Unlike Victoria, City of Charlottetown says they aren’t planning removal of the statue.
While far left politicians celebrate the removal of the Sir John A. Macdonald statue in Victoria (supposedly in the name of reconciliation), the Native Council of Prince Edward Island takes a different view.
The head of the PEI Native Council – Jonathan Hamel – made the point that it’s better to leave up the statues and have discussions, rather than remove them.
Here’s what Hamel said:
“A lot of the policies his government formed when Canada became a country [are] having a negative impact upon Canada’s Indigenous population today. We also realize that being a founding father of Canada and the fact that the idea of Canada was actually born here in Charlottetown, those are important things to remember and celebrate as well. By removing it, we think that’s diminishing, sometimes, what has happened. But if we allow it to stay there, we can address it. We can say, ‘This was not right, we need to come together.”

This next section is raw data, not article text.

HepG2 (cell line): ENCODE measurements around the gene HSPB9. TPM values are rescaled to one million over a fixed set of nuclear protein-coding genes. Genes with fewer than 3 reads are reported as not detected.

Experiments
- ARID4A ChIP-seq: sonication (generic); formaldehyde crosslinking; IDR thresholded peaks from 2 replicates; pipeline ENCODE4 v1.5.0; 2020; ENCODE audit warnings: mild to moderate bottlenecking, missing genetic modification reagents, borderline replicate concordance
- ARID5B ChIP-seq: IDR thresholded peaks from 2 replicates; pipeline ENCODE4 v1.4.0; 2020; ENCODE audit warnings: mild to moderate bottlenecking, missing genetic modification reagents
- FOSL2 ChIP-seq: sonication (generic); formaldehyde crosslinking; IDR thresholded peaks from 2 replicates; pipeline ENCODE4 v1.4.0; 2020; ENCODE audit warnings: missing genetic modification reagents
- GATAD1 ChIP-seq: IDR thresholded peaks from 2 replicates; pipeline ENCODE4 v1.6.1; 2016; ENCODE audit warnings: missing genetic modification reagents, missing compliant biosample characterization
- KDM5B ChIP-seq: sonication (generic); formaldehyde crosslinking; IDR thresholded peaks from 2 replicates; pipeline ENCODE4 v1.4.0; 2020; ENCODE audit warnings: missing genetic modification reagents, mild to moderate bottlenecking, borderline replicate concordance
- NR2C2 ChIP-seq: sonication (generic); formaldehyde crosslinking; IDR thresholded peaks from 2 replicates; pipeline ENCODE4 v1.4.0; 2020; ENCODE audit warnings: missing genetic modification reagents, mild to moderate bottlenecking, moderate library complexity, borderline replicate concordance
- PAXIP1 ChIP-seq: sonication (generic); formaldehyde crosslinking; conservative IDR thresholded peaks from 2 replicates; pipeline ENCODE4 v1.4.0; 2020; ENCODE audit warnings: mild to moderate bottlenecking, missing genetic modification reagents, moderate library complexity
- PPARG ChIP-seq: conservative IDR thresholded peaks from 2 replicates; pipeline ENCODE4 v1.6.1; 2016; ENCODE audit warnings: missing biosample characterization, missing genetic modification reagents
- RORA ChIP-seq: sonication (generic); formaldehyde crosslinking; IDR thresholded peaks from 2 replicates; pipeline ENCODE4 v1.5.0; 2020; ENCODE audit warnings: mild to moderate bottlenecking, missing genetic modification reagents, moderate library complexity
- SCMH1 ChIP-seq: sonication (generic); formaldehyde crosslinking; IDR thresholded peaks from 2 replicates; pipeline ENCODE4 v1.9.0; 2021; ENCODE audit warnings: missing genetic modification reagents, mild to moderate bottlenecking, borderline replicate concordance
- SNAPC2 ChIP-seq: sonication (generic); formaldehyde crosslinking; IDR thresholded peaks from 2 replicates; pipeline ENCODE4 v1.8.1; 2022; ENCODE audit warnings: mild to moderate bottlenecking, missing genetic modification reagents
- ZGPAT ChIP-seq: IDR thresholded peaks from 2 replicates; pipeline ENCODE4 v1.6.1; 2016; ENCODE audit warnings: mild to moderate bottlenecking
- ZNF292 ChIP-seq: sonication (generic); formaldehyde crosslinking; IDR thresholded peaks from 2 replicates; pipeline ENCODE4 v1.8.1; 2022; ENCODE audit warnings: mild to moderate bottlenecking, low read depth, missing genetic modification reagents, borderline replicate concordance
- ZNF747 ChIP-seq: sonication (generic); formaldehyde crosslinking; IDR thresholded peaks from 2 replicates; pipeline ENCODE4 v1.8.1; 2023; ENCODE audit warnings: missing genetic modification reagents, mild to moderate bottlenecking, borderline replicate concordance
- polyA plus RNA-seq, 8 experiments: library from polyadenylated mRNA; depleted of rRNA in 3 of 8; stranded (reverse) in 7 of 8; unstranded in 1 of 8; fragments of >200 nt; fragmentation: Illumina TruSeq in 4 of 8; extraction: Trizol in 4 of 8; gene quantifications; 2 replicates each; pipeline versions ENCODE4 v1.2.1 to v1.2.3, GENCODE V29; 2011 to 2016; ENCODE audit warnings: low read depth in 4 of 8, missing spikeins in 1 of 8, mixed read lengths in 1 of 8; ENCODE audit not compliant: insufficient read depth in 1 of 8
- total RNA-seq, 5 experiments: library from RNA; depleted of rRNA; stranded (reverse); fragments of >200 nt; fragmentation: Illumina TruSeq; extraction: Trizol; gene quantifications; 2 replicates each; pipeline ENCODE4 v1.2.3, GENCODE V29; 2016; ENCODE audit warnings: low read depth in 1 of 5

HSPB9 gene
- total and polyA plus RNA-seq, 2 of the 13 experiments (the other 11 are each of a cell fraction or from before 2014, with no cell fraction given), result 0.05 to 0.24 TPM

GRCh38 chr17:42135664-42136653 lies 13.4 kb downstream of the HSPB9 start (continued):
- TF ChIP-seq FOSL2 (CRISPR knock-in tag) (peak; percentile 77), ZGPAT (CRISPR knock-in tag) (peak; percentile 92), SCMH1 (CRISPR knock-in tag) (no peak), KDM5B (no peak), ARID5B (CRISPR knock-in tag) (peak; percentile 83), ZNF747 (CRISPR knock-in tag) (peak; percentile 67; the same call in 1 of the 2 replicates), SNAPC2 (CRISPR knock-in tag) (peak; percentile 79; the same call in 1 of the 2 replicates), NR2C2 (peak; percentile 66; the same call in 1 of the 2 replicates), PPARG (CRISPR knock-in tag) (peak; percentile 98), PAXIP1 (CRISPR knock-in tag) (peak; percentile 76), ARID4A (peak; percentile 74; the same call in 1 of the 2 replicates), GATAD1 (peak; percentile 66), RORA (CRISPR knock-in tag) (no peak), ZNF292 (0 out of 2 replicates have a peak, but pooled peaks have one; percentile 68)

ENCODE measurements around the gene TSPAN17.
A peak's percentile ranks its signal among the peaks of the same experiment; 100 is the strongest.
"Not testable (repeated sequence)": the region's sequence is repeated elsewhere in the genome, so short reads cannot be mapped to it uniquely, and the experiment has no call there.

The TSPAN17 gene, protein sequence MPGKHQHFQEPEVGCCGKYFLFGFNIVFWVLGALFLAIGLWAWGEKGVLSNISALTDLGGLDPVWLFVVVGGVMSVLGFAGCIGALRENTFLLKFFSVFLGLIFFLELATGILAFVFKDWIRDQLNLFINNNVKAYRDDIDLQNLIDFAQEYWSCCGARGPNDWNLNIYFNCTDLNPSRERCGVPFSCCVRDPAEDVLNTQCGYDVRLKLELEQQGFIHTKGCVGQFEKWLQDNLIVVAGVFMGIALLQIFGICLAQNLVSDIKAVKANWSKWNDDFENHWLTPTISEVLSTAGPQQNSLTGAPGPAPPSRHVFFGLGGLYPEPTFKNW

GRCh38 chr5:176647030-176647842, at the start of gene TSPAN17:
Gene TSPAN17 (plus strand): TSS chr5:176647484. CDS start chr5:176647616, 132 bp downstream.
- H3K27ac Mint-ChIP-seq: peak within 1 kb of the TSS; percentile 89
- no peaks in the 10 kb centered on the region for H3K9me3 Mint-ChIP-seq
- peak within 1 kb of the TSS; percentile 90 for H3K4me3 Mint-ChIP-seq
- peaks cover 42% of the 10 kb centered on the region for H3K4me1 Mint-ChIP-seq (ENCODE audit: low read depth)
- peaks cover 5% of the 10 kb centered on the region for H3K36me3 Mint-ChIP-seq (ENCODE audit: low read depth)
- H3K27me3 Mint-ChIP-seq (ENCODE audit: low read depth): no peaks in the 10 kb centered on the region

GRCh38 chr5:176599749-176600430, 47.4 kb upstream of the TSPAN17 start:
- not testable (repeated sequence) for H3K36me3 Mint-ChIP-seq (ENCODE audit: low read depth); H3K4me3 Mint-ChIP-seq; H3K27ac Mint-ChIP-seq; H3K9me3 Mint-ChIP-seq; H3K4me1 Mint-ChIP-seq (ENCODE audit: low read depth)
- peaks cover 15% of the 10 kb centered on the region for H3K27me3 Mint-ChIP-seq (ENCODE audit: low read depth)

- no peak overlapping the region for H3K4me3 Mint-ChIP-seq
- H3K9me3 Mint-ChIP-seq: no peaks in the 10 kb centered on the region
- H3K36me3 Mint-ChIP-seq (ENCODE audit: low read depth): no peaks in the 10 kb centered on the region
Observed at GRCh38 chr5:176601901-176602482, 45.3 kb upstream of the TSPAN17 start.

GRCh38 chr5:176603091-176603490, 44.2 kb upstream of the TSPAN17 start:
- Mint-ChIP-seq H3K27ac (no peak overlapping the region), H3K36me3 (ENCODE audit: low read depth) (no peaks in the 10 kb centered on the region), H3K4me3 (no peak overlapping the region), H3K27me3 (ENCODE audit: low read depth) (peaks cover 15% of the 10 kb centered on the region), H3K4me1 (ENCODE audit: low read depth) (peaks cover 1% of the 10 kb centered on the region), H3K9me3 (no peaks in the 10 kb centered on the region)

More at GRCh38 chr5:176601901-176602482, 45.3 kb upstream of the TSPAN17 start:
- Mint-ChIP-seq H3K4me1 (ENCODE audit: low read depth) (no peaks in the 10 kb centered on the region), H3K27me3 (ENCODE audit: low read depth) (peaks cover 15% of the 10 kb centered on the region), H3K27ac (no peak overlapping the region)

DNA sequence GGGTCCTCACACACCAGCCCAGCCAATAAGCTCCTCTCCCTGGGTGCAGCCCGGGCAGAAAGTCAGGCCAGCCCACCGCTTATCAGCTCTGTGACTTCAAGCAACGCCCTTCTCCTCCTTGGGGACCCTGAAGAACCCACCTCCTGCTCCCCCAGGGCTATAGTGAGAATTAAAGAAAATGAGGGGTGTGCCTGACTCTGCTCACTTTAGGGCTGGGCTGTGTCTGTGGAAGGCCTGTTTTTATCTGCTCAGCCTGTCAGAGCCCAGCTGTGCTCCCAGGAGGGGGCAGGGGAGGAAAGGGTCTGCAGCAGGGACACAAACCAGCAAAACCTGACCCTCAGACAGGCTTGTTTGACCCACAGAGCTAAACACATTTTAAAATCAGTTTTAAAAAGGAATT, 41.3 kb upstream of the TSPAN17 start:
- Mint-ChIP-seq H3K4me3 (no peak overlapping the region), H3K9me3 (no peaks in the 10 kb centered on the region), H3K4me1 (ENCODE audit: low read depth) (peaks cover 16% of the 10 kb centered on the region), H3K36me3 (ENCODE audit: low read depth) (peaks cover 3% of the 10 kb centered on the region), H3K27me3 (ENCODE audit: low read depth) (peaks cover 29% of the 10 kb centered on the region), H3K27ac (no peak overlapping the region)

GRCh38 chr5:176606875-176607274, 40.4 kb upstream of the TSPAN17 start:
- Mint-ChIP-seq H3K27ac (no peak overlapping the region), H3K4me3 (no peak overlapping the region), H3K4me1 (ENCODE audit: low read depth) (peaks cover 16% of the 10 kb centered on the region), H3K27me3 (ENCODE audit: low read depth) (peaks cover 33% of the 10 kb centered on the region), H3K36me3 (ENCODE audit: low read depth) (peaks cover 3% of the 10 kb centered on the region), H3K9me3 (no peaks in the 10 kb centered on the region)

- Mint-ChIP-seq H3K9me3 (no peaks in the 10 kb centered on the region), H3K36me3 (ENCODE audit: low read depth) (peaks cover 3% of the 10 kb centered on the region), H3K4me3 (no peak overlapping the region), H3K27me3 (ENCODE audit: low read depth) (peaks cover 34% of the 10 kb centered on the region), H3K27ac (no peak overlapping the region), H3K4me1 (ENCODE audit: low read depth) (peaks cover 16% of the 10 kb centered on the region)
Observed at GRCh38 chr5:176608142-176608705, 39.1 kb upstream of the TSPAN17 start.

Hamel makes a good point, and it’s the common sense that has been missing from the far-left politicians. Instead of trying to wipe out and destroy Canada’s history, it should be talked about, and both the positive and negative aspects should be freely discussed.
Sir John A. Macdonald did some good things, and he did some bad things – like almost every historical figure and every human being. That said, the fact that he was a Founding Father of Canada, and the fact that the great nation Canada has become owes its existence in large part to him is simply a historical truth, and statues of him should be kept up.
The common sense shown by Hamel is what he need to be emphasizing, and we all need to stand against those who are trying to wipe out Canada’s historical memory.